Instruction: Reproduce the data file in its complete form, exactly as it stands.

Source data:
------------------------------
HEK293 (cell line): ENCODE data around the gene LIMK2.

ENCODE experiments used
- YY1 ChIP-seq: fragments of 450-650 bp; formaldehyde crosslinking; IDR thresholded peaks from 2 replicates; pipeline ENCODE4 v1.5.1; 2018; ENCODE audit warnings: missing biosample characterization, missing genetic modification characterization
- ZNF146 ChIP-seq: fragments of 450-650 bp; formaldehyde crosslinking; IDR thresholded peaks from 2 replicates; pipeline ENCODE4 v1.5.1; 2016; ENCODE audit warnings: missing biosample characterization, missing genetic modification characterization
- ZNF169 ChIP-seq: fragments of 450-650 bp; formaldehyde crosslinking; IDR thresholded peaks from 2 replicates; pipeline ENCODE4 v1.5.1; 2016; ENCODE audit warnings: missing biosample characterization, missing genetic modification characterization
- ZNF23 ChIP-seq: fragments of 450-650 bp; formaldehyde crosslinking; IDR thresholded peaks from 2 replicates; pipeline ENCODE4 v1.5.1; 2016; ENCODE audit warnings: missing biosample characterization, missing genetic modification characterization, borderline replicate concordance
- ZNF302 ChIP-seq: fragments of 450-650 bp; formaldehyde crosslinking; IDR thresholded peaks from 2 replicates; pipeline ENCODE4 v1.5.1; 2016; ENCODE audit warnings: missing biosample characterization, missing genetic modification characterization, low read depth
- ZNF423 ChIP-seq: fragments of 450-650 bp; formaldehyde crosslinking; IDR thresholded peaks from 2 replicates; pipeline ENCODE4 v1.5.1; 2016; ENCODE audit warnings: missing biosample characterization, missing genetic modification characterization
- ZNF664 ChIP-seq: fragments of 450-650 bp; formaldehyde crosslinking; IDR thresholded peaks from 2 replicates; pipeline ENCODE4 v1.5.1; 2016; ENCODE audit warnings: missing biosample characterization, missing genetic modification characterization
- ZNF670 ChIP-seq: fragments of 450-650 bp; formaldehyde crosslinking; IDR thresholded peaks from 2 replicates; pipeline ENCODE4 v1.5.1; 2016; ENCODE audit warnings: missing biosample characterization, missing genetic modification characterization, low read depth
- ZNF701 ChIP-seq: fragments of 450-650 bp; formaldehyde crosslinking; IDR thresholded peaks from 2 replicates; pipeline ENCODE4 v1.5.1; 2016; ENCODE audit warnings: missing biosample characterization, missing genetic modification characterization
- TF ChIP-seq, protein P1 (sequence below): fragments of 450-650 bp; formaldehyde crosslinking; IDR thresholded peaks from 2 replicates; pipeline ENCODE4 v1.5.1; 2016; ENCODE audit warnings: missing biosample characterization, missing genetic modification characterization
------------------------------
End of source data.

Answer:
HEK293 (cell line): ENCODE data around the gene LIMK2.

ENCODE experiments used
- YY1 ChIP-seq: fragments of 450-650 bp; formaldehyde crosslinking; IDR thresholded peaks from 2 replicates; pipeline ENCODE4 v1.5.1; 2018; ENCODE audit warnings: missing biosample characterization, missing genetic modification characterization
- ZNF146 ChIP-seq: fragments of 450-650 bp; formaldehyde crosslinking; IDR thresholded peaks from 2 replicates; pipeline ENCODE4 v1.5.1; 2016; ENCODE audit warnings: missing biosample characterization, missing genetic modification characterization
- ZNF169 ChIP-seq: fragments of 450-650 bp; formaldehyde crosslinking; IDR thresholded peaks from 2 replicates; pipeline ENCODE4 v1.5.1; 2016; ENCODE audit warnings: missing biosample characterization, missing genetic modification characterization
- ZNF23 ChIP-seq: fragments of 450-650 bp; formaldehyde crosslinking; IDR thresholded peaks from 2 replicates; pipeline ENCODE4 v1.5.1; 2016; ENCODE audit warnings: missing biosample characterization, missing genetic modification characterization, borderline replicate concordance
- ZNF302 ChIP-seq: fragments of 450-650 bp; formaldehyde crosslinking; IDR thresholded peaks from 2 replicates; pipeline ENCODE4 v1.5.1; 2016; ENCODE audit warnings: missing biosample characterization, missing genetic modification characterization, low read depth
- ZNF423 ChIP-seq: fragments of 450-650 bp; formaldehyde crosslinking; IDR thresholded peaks from 2 replicates; pipeline ENCODE4 v1.5.1; 2016; ENCODE audit warnings: missing biosample characterization, missing genetic modification characterization
- ZNF664 ChIP-seq: fragments of 450-650 bp; formaldehyde crosslinking; IDR thresholded peaks from 2 replicates; pipeline ENCODE4 v1.5.1; 2016; ENCODE audit warnings: missing biosample characterization, missing genetic modification characterization
- ZNF670 ChIP-seq: fragments of 450-650 bp; formaldehyde crosslinking; IDR thresholded peaks from 2 replicates; pipeline ENCODE4 v1.5.1; 2016; ENCODE audit warnings: missing biosample characterization, missing genetic modification characterization, low read depth
- ZNF701 ChIP-seq: fragments of 450-650 bp; formaldehyde crosslinking; IDR thresholded peaks from 2 replicates; pipeline ENCODE4 v1.5.1; 2016; ENCODE audit warnings: missing biosample characterization, missing genetic modification characterization
- TF ChIP-seq, protein P1 (sequence below): fragments of 450-650 bp; formaldehyde crosslinking; IDR thresholded peaks from 2 replicates; pipeline ENCODE4 v1.5.1; 2016; ENCODE audit warnings: missing biosample characterization, missing genetic modification characterization